Well done to the whole cast and crew; a fabulous production that I urge anyone who can make it this week before the end of the run to take the time and book your ticket, you truly won’t be disappointed.  The show runs from 11th to 16th September and tickets can be purchased from Louth Riverhead Theatre Box Office or by visiting Louth Riverhead Theatre, Victoria Road, Louth, LN11 0BX or by Telephone: 01507 600350, prices range from £4 to £8.50.
The Box Office is open for advanced booking every Monday to Saturday from 10.00am – 1.00pm.

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‘Live in Five’ – Louth Playgoers

 

19466624_10159141116900413_3020045263018780907_oWhat a great evening of fun and laughter I had last night at the very first show for this brilliant play, written by local Louth talent, Beth Raithby (who happened to be sitting in the balcony for the whole show without the audience knowing until the end – you really did deserve that applause Beth!)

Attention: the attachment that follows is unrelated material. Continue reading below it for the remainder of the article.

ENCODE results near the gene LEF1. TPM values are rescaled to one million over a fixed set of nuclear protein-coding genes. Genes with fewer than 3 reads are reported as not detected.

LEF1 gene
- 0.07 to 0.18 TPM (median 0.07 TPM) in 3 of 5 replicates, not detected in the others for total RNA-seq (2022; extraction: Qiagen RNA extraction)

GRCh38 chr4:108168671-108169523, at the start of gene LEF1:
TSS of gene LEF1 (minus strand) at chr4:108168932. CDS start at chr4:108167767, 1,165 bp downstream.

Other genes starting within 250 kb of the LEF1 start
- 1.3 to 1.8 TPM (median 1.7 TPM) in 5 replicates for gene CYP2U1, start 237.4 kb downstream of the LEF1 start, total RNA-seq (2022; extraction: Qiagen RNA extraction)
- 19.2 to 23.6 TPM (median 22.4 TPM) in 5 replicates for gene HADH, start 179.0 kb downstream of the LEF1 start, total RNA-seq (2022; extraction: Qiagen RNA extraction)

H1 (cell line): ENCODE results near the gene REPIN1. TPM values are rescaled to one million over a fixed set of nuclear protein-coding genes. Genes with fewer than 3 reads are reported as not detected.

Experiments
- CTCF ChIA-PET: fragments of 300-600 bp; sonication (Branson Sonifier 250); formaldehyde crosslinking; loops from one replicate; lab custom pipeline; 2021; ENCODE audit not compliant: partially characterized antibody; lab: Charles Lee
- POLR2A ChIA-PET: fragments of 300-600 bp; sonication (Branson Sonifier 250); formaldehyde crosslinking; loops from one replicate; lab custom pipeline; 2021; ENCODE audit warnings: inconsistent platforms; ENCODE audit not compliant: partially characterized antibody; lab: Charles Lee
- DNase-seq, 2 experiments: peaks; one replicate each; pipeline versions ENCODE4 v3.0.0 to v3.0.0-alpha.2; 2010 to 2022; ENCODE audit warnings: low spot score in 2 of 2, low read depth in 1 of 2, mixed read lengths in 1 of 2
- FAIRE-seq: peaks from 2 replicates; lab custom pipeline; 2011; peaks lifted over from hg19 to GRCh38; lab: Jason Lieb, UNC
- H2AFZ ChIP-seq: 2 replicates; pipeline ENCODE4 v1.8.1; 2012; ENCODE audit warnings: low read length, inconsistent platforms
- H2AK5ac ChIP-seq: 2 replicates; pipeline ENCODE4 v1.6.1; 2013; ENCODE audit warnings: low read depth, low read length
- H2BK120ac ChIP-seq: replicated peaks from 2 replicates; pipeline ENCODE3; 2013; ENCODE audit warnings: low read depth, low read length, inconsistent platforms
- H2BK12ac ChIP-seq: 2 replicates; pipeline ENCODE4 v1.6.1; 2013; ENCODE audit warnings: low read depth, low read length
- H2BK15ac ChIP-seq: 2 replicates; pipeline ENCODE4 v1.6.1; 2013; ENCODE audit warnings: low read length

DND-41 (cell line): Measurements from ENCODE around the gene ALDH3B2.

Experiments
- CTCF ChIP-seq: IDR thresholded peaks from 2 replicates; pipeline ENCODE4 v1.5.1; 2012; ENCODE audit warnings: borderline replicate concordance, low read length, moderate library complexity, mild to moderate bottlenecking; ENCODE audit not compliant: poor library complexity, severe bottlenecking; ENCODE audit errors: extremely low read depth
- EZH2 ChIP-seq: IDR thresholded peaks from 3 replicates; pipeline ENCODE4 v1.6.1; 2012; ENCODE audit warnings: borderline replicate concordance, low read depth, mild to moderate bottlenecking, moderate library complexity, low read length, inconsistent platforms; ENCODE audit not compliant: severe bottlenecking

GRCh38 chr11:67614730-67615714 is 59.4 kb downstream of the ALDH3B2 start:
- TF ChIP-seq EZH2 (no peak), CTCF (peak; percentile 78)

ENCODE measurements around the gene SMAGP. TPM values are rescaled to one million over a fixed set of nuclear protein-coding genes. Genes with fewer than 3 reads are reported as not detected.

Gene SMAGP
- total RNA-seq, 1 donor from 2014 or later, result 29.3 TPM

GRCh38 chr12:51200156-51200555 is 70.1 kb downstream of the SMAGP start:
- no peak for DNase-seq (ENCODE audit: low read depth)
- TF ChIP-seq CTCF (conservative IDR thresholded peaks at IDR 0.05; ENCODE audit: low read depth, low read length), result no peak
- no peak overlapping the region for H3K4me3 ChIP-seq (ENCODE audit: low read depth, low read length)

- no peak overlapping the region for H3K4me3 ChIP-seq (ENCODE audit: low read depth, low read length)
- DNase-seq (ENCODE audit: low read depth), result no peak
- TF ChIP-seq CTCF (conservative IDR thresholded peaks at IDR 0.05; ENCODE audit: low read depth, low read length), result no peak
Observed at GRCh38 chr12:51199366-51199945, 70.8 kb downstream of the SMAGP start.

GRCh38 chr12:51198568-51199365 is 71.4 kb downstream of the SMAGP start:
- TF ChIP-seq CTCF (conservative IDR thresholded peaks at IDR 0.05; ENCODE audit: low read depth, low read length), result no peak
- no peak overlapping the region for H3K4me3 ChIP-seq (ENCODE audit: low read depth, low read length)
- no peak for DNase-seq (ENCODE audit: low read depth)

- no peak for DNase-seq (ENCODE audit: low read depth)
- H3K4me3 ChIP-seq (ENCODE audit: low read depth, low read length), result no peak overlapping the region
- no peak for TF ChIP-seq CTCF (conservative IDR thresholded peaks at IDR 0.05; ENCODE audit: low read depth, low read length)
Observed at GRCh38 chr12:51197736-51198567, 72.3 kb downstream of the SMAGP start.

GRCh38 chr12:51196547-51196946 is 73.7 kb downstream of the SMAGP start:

Louth Playgoers described the show:

The winner of our 2016 Scratch Night, “Live in Five” written by Beth Raithby follows the hilarious SLWK News Team. Sex. Booze. Moles with socks and rogue panthers. It’s all in a day’s work. But with the Station Manager on her way and the team at loggerheads, anything could happen!
Tickets £7
Booking info: www.louthplaygoers.com or Box Office is open Mon -Sat 10am-1pm 01507 600350

Email: admin@louthplaygoers.co.uk

Phone: 01507 600350

Website: www.louthplaygoers.com

It was a pretty fast paces comedy, in which a series of very different characters, all of which were played brilliantly, all came together in the stressful environment of a back stage newsroom; directed by John Hewer, assisted by writer Beth Raithby.